Background: Being one of the commonest conditions encountered in modern medical practice, fever is commonly regarded as an illness that has to be treated, both by medical professionals and patients. However, objective and convincing evidence is lacking that naturally occurring fever is harmful, and there is growing evidence that fever may serve an important host defense mechanism in infections and the risks of its suppression may far outweigh its apparent benefits. In acute respiratory infections including influenza, antipyretics are commonly being prescribed as a symptomatic treatment. Evidence from different randomized controlled trials, however, had challenged the actual amount of clinical benefit achievable by fever suppression for improving the patients' comfort and behavior. On the other hand, evidence from animal and human challenge studies has suggested that antipyretic therapy may actually prolong the duration of illness, suppress humoral antibody response, and increase the level and duration of viral shedding. The knowledge gap: Most of the currently available evidence on the harms and benefits of antipyretic treatment of upper respiratory tract infections (URTIs) are from either experimental animal studies, or human challenge studies with various respiratory viruses, or from randomized controlled trials (RCTs) on patients with fever of presumed viral origin. There has yet been no RCT that has investigated on the effect of antipyretics on the clinical course, disease duration, and the pattern of viral shedding in naturally occurring acute URTIs of viral origin in humans. Whereas acute URTIs can be caused by a range of viral and non-viral causes, influenza virus infection is one of its leading cause, and its pathogenesis is relatively well understood compared to some other respiratory viruses. Aim: To investigate the potential benefits and risks of antipyretic use in naturally occurring influenza virus infections in humans. Design and subjects: The study is a double-blind, randomized controlled trial. Four hundred young adults aged 18-30 years will be recruited when they present with symptoms of acute respiratory infection within 48 hours of symptoms onset to university health clinics, and being tested positive with a QuickVue rapid influenza test. They will receive their clinical consultation and prescriptions as indicated as usual, and being randomized to receive either paracetamol or placebo, and given back-up NSAID for intolerable fever when required. Blood specimen, nasal and throat swabs will be collected on the same day (day 1). They will be followed-up on day 4, day 7 and day 10 for further collection of nasal and throat swabs, and on day 28 for a final blood taking. A symptom diary will be kept by each participant for 10 days for monitoring the clinical course of the infection. Potential significance: This will be the first RCT to investigate the effect of antipyretics on the clinical course, disease duration, and the pattern of viral shedding in naturally occurring influenza virus infection in humans. Findings from this study will have important contribution to our understanding on the role of fever as a host defense mechanism, and help to inform the appropriate clinical management approach in human influenza virus infection.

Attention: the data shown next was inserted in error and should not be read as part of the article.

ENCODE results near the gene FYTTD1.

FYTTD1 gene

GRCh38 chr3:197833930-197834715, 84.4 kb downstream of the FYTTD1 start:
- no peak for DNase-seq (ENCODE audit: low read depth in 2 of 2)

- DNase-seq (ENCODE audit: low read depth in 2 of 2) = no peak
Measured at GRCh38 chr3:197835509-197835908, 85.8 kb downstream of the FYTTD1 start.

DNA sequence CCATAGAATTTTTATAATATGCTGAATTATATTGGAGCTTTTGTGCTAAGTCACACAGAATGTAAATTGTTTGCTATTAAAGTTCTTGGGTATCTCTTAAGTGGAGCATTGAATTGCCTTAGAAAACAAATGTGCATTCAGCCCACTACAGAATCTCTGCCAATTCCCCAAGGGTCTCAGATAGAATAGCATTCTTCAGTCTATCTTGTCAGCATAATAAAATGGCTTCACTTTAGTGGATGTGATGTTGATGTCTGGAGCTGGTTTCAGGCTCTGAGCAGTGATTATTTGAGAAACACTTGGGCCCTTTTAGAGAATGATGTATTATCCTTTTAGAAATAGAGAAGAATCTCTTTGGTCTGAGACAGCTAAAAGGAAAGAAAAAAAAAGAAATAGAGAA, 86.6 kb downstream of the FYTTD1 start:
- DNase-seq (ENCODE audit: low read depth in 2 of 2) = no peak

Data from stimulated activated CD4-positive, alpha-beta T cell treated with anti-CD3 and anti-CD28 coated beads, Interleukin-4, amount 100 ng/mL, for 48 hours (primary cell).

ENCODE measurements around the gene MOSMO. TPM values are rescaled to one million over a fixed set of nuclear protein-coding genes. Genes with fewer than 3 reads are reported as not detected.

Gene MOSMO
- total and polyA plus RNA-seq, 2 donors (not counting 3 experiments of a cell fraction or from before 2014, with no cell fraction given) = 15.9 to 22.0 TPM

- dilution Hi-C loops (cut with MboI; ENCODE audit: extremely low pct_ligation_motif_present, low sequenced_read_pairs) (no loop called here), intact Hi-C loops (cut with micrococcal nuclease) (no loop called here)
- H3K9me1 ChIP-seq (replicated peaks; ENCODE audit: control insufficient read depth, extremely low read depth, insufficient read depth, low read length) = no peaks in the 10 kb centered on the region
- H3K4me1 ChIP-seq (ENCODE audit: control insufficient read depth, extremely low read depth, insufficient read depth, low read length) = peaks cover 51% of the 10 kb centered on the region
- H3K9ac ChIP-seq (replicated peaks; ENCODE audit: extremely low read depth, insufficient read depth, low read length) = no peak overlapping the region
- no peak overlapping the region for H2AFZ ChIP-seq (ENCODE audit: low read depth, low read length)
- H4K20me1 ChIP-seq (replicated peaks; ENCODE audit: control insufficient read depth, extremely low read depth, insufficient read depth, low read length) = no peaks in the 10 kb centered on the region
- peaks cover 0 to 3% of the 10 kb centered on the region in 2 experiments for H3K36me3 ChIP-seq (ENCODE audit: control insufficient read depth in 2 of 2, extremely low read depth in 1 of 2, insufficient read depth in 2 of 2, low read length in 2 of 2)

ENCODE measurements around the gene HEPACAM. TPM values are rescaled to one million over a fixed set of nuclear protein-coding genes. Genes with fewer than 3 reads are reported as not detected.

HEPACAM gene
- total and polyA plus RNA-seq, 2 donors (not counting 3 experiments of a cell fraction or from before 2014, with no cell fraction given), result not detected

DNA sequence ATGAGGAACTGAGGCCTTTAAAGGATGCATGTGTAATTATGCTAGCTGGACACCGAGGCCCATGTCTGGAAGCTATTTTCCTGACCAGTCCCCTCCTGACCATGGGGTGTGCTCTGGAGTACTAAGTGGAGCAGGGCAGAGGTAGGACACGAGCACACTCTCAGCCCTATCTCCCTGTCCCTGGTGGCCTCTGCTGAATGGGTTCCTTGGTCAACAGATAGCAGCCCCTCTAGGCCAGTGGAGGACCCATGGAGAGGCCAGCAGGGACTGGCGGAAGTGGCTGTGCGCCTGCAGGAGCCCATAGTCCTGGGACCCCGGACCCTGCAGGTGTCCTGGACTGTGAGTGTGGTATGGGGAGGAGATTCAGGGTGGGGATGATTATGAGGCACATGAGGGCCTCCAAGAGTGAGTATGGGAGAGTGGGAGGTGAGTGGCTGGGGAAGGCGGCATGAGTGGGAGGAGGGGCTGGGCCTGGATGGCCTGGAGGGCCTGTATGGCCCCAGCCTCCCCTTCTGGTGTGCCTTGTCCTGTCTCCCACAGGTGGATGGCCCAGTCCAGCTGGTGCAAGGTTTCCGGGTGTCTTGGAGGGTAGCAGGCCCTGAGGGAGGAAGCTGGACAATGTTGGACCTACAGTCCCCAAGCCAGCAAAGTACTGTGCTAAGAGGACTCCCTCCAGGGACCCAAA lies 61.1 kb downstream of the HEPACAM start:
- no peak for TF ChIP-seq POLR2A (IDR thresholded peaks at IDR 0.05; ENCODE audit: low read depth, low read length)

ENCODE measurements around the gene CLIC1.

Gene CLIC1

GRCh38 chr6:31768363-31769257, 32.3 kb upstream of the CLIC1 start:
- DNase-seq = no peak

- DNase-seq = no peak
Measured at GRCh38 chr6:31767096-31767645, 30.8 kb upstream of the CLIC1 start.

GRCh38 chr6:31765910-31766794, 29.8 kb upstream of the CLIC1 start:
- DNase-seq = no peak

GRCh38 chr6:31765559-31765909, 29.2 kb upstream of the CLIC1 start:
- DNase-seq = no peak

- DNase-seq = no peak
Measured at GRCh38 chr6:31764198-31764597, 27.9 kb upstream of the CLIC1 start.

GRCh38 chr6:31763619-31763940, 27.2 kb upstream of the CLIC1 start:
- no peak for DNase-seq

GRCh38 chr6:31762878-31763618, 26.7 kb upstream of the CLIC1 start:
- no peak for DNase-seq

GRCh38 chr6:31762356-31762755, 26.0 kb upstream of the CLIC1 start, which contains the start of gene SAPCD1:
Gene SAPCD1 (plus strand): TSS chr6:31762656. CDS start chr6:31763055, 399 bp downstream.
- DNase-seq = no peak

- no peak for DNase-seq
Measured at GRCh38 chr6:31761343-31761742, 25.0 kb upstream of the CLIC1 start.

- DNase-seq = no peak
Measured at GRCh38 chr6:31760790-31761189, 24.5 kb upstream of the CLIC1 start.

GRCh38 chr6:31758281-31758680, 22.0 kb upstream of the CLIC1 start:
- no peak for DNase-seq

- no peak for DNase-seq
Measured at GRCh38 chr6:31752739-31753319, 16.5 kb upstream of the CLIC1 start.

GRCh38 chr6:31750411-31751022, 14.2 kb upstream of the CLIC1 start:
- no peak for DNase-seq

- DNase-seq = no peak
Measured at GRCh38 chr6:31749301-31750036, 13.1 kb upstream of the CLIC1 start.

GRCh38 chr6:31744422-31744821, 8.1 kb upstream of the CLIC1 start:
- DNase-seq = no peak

Enrollment